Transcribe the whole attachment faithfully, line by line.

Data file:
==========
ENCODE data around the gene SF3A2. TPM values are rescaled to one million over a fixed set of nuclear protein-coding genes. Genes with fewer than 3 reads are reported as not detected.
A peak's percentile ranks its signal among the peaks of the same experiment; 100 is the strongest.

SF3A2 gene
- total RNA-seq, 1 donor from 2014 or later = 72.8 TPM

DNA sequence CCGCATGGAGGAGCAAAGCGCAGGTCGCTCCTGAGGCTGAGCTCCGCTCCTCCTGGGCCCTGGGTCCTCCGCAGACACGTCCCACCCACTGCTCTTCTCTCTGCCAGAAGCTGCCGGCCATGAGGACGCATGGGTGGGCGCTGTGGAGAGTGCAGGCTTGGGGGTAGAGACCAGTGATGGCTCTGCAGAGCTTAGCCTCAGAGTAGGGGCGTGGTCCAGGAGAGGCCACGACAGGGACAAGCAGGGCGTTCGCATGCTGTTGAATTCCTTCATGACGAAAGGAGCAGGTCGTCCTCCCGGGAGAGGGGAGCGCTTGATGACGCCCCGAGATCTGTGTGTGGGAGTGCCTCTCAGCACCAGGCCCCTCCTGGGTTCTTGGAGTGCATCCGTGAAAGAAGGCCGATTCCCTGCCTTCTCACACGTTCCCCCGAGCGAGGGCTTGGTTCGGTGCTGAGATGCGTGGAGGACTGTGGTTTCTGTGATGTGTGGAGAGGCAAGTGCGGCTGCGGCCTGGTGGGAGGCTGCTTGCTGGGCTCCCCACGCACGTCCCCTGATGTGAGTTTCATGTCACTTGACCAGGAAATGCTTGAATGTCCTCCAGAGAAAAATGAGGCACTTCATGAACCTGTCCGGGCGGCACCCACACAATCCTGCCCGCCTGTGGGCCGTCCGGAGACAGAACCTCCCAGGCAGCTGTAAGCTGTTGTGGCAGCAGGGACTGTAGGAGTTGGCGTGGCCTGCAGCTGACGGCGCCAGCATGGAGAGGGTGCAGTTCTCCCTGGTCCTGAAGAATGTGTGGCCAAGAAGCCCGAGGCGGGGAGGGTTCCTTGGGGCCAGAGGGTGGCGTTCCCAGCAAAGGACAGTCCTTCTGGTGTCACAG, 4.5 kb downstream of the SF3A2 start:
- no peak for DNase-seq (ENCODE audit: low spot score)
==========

ENCODE data around the gene SF3A2. TPM values are rescaled to one million over a fixed set of nuclear protein-coding genes. Genes with fewer than 3 reads are reported as not detected.
A peak's percentile ranks its signal among the peaks of the same experiment; 100 is the strongest.

SF3A2 gene
- total RNA-seq, 1 donor from 2014 or later = 72.8 TPM

DNA sequence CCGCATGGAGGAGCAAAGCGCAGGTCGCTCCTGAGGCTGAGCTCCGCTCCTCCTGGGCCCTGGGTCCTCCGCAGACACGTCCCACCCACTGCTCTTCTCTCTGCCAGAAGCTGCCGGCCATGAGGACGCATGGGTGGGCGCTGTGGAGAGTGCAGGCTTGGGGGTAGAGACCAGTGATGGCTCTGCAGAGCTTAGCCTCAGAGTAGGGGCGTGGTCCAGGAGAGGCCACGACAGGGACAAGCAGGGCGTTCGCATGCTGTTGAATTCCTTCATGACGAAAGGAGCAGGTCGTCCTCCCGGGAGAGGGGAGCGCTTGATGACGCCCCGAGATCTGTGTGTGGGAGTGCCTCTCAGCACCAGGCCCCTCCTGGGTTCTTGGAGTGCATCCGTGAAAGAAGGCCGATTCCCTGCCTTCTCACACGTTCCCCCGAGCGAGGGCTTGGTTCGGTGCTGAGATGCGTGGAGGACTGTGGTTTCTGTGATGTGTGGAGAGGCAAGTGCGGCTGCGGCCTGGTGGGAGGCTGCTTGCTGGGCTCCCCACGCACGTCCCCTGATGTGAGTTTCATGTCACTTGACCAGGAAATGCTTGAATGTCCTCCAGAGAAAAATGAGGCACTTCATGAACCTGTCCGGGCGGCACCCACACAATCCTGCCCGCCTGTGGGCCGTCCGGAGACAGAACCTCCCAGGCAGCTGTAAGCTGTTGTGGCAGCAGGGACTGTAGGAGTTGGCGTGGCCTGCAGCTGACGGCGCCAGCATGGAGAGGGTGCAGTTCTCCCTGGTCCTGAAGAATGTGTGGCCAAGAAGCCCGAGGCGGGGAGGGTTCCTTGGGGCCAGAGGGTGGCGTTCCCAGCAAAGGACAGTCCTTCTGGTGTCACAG, 4.5 kb downstream of the SF3A2 start:
- no peak for DNase-seq (ENCODE audit: low spot score)